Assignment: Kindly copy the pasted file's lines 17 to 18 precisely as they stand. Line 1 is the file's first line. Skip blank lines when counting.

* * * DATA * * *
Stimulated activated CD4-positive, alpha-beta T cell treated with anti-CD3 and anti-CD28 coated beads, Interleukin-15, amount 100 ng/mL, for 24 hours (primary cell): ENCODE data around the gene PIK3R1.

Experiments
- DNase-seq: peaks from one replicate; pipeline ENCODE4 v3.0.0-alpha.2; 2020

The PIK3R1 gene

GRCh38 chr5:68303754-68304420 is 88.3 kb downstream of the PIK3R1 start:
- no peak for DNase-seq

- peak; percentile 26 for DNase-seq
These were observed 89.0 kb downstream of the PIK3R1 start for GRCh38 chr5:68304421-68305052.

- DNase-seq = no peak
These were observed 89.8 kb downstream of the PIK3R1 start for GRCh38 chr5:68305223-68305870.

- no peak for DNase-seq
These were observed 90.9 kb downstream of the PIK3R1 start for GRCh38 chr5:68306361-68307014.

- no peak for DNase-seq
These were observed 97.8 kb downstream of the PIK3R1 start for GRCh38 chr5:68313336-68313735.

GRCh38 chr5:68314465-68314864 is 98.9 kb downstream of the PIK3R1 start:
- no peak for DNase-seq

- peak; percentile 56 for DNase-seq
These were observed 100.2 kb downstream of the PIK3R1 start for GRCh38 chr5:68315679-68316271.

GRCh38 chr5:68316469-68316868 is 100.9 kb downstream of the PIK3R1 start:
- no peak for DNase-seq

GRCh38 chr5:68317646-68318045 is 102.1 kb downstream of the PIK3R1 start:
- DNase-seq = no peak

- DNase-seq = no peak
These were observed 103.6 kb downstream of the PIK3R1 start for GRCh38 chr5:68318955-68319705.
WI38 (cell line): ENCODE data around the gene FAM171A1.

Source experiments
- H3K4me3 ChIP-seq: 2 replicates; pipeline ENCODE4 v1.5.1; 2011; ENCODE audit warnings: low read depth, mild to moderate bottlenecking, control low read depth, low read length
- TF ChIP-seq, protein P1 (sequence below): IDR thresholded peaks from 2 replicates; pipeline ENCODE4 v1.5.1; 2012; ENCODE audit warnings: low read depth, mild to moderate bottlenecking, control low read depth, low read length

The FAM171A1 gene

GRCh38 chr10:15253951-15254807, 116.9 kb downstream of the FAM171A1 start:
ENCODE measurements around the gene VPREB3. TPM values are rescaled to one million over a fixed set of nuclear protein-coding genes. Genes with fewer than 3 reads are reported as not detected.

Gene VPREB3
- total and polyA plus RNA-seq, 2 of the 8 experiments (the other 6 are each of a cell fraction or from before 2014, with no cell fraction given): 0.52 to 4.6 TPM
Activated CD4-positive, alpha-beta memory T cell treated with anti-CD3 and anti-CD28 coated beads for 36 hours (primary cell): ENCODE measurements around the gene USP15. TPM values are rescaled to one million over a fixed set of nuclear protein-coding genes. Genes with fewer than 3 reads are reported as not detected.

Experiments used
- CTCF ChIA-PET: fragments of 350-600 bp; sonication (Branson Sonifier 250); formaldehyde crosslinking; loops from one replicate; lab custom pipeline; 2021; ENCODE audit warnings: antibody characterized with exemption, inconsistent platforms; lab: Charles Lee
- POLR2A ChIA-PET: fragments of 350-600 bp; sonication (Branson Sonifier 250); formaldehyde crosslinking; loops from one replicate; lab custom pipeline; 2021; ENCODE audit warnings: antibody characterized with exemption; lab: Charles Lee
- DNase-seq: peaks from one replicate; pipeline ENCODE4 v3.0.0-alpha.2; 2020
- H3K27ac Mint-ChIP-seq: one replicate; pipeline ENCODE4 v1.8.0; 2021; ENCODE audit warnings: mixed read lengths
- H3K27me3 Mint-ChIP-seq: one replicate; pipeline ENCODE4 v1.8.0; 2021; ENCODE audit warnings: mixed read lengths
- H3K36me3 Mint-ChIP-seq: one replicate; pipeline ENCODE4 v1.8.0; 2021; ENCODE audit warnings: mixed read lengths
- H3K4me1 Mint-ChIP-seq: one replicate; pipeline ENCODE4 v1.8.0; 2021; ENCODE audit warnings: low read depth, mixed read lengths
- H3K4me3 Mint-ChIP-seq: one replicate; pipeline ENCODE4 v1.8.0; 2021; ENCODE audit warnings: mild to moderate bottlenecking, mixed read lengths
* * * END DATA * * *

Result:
- peak; percentile 56 for DNase-seq
These were observed 100.2 kb downstream of the PIK3R1 start for GRCh38 chr5:68315679-68316271.